Here's the CSS used in the sample with some comments:

 #news_carousel {
     width: 444px;
     height: 333px;
     margin: 0;
     padding: 0;
     overflow: hidden;  /* this will make only show 1 li */
     position: relative;
  #news_carousel ul.news {
    list-style-type: none;
    margin: 0;
    padding: 0;
    position: relative;
  #news_carousel ul li {
    margin: 0;
    padding: 0;
    position: relative;
    /* to do absolute positioning of the child paragraph */
    float: left;
    /* align one next to the other */
  #news_carousel ul.news li p {
    position: absolute;
    bottom: 10px;
    left: 0;
    margin: 5px;
  #news_carousel ul.news li p strong {
    display: block;
    padding: 5px;
    margin: 0;
    font-size: 20px;
    background: #444;
  #news_carousel ul.news li p span {
    padding: 2px 5px;
    color: #000;
    background: #fff;
  #news_carousel ul.controls {
    position: absolute;
    top: 0px; right: 20px;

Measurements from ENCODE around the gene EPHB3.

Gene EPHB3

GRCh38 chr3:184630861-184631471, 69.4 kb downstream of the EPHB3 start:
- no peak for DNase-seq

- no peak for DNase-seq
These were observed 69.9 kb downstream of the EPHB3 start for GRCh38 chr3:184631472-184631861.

list-style-type: none;
  #news_carousel ul.controls li a {
    float: left;
    font-size: 15px;
    margin: 5px;
    padding: 2px 7px;
    background: #000;
    text-decoration: none;
    outline: none;
  #news_carousel ul.controls li a.active {
    border: 2px solid #ccc;

The Javascript code is pretty self-explanatory:

var news_carousel = function() {
    var items_size = $('#news_carousel ul li').length;

    if (items_size == 0) return;

    // Calculate the total width and set that value to
    //   the ul.news width
    // Store each item width
    var width = 0;
    var widths = [];
    $('#news_carousel ul.news li img').each(function(i, e) {
      widths[i] = $(e).width();
      width += widths[i];

    $("#news_carousel ul.news").width(width);